Striving to find a meaning in life is the most powerful driving force in humans. Acknowledging this as the key motivator for everyone involved in your business will help you to nurture the best achievements and results.
Neuroscientific research taking place around the world is beginning to piece together connections between the brain and behaviour, especially at work. This research is providing valuable insights into how to be a more effective leader. Understanding how our brains function, and the chemicals they release, is vital to delivering our strategies and goals successfully.
The best effects are achieved when you give employees a higher purpose, strong values and stretching goals. The three work together to create a context in which everyone feels worthy and is willing to make maximum effort for the success of the business.
Purpose changes your brain chemistry
‘When you have a sense of purpose, especially a sense of common purpose, your brain chemistry changes. These chemicals change everything – from your perception of pain, your ability to handle difficult and challenging environments, and even your health and well-being’, says Dr Duncan Banks, one of Britain’s leading neuroscientists.
One such chemical is a hormone called oxytocin (released by neurons in the brain), which goes into the bloodstream following positive social interactions and has a positive effect on the whole body.
Studies have shown that increased levels of oxytocin can decrease feelings of anxiety and protect against stress, particularly in combination with social support. It has a powerful effect on pro-social behaviours and has also been proved to increase levels of trust and reduce levels of fear.
‘For all these reasons, leaders need to think about whether they make their employees feel worthless or worthy’, says Dr Banks: ‘Do they make their employees feel a sense of common purpose, and part of a community? Do leaders communicate in the right way, involving people and listening to them, as well as persuading and encouraging them?’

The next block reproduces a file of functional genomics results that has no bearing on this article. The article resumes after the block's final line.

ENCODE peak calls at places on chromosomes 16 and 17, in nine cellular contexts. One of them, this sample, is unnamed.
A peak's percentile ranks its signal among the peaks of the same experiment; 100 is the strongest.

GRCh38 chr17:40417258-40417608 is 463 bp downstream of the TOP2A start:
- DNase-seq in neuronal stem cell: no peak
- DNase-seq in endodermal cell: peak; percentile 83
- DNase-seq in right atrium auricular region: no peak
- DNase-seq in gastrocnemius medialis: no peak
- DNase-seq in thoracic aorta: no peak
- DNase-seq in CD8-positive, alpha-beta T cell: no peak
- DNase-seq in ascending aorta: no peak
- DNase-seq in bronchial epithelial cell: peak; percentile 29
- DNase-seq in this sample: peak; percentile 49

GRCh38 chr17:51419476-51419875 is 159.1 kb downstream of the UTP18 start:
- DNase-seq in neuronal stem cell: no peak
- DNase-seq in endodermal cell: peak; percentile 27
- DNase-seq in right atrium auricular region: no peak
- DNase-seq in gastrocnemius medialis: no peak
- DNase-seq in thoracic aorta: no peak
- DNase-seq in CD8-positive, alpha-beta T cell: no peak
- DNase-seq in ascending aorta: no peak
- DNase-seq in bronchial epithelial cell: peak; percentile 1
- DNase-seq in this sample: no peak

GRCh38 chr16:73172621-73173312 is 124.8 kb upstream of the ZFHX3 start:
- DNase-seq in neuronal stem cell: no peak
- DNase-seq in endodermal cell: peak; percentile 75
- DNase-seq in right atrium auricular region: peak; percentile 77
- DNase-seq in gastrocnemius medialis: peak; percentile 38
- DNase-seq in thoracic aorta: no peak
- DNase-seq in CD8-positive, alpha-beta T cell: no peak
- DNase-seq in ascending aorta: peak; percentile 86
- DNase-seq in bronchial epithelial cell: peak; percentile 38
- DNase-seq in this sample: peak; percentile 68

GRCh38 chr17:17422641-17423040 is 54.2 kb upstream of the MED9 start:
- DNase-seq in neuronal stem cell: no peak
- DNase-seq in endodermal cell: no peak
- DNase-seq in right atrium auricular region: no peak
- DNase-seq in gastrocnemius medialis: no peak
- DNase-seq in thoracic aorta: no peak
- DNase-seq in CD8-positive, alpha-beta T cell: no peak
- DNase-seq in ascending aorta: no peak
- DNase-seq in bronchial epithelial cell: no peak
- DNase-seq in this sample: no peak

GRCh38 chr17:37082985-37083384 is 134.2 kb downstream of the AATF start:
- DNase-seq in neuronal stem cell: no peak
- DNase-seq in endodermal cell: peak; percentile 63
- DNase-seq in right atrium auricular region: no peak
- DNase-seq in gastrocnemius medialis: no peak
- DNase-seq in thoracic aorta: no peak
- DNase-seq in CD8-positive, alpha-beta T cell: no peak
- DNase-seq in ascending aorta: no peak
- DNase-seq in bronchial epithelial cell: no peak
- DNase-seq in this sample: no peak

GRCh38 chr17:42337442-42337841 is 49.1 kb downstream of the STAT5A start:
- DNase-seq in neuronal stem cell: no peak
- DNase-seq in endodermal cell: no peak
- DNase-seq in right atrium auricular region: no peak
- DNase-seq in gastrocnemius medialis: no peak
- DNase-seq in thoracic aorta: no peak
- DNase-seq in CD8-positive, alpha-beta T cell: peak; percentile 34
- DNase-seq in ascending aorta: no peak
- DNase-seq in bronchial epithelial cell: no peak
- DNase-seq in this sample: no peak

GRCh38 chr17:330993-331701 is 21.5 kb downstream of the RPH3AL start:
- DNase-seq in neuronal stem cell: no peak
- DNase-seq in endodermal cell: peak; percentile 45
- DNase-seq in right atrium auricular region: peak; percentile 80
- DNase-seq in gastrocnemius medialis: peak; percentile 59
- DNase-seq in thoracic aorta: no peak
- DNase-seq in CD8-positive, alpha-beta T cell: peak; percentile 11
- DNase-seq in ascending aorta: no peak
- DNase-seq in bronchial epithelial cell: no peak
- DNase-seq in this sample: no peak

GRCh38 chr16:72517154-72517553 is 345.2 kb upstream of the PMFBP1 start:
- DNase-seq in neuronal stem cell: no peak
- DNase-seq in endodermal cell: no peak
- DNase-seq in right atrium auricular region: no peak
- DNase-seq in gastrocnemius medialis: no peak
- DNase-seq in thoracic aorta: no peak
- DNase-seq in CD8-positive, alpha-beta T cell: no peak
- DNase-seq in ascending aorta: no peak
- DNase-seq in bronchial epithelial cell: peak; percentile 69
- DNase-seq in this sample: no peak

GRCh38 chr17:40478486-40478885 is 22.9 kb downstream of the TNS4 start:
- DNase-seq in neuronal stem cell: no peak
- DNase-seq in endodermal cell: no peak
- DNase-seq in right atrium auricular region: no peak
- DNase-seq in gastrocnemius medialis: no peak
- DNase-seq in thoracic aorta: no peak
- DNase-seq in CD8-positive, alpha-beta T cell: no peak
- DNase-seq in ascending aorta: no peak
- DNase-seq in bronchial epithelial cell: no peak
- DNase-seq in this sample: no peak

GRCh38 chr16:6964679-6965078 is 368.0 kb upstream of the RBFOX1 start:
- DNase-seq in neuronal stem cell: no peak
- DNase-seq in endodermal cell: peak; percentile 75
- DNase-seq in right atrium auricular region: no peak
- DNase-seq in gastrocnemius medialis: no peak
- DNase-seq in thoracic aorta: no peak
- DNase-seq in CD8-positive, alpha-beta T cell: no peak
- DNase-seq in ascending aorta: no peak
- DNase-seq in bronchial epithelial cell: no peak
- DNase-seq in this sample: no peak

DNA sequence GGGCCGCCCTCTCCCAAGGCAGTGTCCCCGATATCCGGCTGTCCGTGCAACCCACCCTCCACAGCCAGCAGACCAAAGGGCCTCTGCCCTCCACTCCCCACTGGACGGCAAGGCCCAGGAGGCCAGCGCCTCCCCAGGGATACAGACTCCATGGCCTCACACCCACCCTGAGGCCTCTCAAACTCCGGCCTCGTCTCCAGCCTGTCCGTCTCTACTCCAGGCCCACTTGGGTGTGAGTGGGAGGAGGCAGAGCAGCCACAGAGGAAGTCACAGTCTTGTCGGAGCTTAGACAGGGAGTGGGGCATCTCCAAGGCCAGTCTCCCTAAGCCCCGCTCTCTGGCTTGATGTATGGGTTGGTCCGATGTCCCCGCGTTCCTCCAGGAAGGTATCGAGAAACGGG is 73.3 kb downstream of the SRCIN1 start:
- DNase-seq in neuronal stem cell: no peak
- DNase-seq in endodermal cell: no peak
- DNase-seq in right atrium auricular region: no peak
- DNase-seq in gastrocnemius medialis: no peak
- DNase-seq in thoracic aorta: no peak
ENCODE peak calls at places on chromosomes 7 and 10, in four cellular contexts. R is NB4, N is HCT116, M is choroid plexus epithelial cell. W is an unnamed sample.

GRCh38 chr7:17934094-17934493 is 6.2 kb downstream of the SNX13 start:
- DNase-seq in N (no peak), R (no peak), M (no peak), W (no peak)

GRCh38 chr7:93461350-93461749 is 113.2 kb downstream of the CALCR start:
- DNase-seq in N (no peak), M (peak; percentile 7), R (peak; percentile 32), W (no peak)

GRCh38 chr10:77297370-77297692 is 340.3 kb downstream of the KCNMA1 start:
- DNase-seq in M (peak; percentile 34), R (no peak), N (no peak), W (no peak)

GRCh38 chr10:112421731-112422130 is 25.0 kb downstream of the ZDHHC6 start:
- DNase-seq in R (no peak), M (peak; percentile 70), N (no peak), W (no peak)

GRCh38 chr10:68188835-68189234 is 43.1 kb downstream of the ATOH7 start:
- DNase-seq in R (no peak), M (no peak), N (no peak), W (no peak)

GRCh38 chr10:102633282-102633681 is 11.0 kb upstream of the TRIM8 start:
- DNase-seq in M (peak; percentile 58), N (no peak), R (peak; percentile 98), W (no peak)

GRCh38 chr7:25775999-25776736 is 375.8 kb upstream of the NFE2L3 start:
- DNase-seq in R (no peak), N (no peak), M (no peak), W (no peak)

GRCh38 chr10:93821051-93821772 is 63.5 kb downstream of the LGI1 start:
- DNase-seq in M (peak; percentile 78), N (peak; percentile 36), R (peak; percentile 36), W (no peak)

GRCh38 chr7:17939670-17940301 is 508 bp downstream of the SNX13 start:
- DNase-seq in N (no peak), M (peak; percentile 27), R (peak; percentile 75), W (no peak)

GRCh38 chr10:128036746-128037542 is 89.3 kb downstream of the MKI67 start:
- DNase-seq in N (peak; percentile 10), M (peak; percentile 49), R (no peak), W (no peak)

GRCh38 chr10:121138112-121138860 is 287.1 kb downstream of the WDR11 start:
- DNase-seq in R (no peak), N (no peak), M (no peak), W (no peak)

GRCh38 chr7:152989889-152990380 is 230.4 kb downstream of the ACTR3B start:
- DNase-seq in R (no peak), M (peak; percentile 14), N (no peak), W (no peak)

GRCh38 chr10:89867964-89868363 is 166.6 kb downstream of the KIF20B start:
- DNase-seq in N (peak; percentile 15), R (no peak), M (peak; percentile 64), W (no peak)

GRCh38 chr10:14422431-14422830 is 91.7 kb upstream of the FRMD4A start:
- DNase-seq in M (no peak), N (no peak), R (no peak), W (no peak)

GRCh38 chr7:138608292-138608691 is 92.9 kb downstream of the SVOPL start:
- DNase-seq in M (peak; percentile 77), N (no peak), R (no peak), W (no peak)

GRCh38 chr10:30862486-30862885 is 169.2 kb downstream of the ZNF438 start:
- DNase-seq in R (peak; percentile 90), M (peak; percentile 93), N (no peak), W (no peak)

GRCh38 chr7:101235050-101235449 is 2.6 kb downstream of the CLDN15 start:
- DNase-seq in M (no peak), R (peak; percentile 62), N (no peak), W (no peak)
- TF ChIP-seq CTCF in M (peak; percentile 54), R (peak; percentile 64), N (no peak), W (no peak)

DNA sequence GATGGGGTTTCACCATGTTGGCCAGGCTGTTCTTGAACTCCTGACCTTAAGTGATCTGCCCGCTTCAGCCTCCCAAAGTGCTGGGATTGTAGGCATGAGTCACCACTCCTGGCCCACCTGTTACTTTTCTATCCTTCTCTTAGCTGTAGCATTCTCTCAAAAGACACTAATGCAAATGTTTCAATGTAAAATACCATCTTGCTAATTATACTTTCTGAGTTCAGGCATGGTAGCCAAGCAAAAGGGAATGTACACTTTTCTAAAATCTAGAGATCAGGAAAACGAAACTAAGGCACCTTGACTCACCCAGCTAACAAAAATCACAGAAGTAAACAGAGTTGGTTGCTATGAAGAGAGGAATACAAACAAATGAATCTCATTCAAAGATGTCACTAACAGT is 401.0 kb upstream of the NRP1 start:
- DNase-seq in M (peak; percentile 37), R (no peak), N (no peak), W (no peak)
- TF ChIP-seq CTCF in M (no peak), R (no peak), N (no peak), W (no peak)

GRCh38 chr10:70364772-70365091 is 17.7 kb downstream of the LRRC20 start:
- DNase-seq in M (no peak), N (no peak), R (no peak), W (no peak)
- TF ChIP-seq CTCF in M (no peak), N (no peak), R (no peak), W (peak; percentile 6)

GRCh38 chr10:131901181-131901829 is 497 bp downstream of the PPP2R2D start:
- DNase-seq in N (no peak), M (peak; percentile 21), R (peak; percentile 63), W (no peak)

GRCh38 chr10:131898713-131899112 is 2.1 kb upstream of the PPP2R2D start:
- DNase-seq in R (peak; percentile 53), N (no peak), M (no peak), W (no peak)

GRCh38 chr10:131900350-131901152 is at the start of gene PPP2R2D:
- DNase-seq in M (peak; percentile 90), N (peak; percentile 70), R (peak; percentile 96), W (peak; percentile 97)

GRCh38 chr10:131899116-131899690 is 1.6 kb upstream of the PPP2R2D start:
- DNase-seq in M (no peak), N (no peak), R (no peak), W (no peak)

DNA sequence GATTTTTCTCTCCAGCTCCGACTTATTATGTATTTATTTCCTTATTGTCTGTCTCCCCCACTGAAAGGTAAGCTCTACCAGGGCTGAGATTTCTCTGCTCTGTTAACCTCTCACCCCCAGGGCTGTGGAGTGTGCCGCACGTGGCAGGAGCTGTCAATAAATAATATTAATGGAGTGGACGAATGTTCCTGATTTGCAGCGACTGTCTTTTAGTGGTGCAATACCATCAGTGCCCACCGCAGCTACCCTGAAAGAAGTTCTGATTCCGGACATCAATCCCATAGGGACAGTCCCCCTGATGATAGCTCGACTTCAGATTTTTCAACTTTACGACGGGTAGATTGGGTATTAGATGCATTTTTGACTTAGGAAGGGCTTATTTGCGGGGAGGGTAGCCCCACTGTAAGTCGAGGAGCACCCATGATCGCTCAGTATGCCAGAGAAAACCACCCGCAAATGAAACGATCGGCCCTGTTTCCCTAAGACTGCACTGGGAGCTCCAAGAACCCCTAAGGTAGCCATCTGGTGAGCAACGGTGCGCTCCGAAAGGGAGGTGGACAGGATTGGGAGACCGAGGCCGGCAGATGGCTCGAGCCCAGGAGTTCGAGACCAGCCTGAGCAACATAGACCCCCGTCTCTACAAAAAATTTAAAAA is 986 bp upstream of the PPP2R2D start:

Only by communicating effectively can leaders make their employees feel worthy and respected. The positive side effect will always be an increase in performance, because people who feel worthy are much more likely to give of their discretionary effort when called on to work harder.’
Strong, consistent values stimulate positive emotions
Hilary Scarlett, a UK-based consultant and author on change management and neuroscience, explains why organizational integrity – where espoused and actual values match – is another crucial element for employees:
‘Neuroscience identifies the negative impact of uncertainty on our brain. If we are told one thing, but see action supporting a contrary value, this creates uncertainty, which leads to a threat state. Having integrity is about fairness, and having a fair share of food and of warmth from the fire, is a basic survival instinct.
‘Neuroscience underpins the importance of a higher purpose for companies. But it also makes the case for engaging managers who make employees feel part of a team, who explain why employees are important, who live the values of the organization and respect how employees contribute to the organization’s goals.’
‘The challenge for leaders is how to create a brain-friendly workplace – one in which employees are excited by their work and willing to give greater discretionary effort.’
Having a clear set of goals gives our brain the certainty it craves
Leaders who encourage their people to work for a positive purpose are aligning themselves with how the brain works, and this increases their chances of success.